I think both Active Record and Data Mapper have both positives and negatives and I definitely don’t think that one pattern is better than the other. As with just about everything else in programming, I think the right answer for choosing which pattern to use is “it depends”.

With that in mind, I think there are two main areas where you should judge which pattern is right for you.

The type of application you are building

The first thing to think about is, what type of application you are building.

I think generally speaking, there are two types of web application, CRUD based applications and Domain based applications.

A CRUD based application is where your code maps cleanly to a database. Typically you will be creating, reading, updating and deleting entities. You might also have relationships between your models, but for the most part, there isn’t really strict rules around how those relationships should be enforced.

When you are building an application that has this kind of “database mindset”, Active Record is the perfect solution. Active Record will allow you to quickly and easily get up and running with a working application.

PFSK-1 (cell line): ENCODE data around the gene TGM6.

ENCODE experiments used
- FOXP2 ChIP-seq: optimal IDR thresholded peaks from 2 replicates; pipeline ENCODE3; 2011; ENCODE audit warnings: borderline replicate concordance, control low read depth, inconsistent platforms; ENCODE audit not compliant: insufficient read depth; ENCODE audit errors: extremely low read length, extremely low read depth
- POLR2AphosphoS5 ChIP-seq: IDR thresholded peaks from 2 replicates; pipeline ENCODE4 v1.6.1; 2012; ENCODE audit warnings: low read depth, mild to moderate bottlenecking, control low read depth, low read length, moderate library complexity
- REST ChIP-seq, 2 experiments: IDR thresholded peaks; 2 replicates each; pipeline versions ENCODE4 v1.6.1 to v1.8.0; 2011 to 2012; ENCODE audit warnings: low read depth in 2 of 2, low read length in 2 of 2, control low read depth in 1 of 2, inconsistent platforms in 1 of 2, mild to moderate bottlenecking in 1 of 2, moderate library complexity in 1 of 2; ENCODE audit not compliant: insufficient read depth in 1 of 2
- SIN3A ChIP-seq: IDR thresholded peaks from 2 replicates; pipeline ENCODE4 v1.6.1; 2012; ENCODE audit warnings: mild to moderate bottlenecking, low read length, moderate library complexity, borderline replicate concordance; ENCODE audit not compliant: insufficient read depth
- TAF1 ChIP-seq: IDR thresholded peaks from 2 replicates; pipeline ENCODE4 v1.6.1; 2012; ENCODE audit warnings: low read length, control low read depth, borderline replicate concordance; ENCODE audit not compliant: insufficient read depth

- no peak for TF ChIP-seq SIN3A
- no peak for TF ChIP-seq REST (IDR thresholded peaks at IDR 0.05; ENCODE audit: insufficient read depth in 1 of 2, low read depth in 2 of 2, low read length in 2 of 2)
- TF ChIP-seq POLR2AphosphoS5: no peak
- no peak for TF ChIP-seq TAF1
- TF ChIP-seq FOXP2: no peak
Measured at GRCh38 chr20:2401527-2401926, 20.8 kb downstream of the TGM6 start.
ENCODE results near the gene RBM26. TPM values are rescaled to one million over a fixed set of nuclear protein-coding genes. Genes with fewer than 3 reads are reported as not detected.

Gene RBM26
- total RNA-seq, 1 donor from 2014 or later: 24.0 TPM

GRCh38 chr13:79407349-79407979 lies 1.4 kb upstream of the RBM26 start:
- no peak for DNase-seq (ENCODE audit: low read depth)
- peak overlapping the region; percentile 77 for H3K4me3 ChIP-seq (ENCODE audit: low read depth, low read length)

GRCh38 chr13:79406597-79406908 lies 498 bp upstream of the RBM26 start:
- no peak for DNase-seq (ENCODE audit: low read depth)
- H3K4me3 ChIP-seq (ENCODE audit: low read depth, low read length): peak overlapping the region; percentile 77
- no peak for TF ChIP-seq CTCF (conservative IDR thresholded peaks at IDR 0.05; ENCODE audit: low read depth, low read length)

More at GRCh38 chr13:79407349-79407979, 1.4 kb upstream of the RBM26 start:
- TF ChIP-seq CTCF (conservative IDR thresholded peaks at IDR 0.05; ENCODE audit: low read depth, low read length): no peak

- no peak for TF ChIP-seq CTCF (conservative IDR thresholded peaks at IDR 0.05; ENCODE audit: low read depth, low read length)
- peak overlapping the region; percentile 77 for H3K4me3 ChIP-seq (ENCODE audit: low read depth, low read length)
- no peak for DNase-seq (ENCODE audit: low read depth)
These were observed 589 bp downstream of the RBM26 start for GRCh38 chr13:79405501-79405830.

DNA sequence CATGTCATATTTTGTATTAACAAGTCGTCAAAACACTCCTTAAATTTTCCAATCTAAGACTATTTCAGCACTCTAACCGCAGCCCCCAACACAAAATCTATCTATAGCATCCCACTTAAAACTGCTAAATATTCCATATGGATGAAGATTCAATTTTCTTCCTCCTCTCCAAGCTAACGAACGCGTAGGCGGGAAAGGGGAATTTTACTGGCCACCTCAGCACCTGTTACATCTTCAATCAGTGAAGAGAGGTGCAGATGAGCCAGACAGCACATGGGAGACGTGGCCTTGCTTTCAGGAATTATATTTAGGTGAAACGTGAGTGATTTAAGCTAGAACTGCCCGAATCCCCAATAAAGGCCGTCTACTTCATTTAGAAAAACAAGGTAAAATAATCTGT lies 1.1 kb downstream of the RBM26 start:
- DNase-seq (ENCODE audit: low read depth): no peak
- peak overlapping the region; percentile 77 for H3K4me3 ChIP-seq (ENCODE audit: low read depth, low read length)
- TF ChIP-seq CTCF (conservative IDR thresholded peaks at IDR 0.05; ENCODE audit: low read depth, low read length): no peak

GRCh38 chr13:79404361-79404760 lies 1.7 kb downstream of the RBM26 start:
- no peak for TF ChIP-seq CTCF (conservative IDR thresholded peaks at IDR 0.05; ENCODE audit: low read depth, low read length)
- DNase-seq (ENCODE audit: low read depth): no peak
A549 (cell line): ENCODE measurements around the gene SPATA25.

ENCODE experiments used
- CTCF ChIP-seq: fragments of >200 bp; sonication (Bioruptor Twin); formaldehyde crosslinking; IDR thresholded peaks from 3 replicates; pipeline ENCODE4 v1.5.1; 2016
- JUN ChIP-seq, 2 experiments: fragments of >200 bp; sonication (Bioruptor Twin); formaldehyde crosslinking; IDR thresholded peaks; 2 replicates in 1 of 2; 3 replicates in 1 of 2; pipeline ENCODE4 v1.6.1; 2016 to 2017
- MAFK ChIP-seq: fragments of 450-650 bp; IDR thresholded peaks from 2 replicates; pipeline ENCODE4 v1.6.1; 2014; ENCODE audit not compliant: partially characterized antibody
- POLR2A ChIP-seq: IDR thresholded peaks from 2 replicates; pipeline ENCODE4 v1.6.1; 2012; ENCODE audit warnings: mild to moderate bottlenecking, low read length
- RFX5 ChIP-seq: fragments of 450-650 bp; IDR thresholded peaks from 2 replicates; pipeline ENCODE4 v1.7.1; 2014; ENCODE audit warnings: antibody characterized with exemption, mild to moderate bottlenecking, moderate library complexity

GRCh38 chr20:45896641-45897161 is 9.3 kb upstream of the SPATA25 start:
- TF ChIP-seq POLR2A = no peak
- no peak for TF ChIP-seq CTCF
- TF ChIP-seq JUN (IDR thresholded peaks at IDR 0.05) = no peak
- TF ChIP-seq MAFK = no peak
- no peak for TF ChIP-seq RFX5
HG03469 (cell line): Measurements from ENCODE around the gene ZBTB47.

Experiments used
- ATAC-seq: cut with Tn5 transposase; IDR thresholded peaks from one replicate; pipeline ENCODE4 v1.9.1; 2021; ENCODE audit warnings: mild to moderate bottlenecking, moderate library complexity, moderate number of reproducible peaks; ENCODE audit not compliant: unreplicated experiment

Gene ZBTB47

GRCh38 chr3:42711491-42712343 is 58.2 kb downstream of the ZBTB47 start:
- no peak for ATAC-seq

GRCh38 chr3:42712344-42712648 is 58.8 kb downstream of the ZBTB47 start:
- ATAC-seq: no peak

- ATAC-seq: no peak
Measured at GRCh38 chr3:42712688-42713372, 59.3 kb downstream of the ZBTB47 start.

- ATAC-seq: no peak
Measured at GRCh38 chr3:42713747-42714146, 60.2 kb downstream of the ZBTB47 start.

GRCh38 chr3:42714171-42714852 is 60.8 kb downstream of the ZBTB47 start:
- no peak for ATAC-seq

If however, your application is not built with this “database mindset”, but rather, you are building an application to satisfy the rules and procedures of a business, the Data Mapper pattern might be a better choice. The Data Mapper pattern will enforce certain restrictions of dealing with data and persistence, and it will allow you to encapsulate those business rules within your entities.

The application and the environment you are building it in

Secondly, I think the nature of the application and the environment you are building it in should also be a factor when basing your decision on which pattern to use.

If you are building an Minimum viable product application to test the waters of a new market, I think it makes more sense to use the Active Record pattern. At the outset you don’t know what business rules are going to be important and you never will if you obsess over the architecture of your application.

On the other hand, if you have been brought into an existing business to build a new application from a legacy system, I think it usually makes more sense to use the Data Mapper pattern. An existing business will already have rules and procedures around how their business works. By using the Active Record pattern you will end up trying to force those business rules to play nicely with the “database mindset” of Active Record. The Data Mapper pattern will allow you to encapsulate the domain rules of the business so working with the application is clear and intuitive.